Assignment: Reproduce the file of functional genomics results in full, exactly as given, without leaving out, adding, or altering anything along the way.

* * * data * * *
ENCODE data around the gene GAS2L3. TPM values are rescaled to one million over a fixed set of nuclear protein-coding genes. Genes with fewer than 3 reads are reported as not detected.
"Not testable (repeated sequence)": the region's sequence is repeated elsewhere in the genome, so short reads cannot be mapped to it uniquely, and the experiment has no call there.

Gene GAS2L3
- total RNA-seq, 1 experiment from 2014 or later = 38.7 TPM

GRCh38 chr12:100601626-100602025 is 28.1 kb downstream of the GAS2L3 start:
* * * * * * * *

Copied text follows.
ENCODE data around the gene GAS2L3. TPM values are rescaled to one million over a fixed set of nuclear protein-coding genes. Genes with fewer than 3 reads are reported as not detected.
"Not testable (repeated sequence)": the region's sequence is repeated elsewhere in the genome, so short reads cannot be mapped to it uniquely, and the experiment has no call there.

Gene GAS2L3
- total RNA-seq, 1 experiment from 2014 or later = 38.7 TPM

GRCh38 chr12:100601626-100602025 is 28.1 kb downstream of the GAS2L3 start: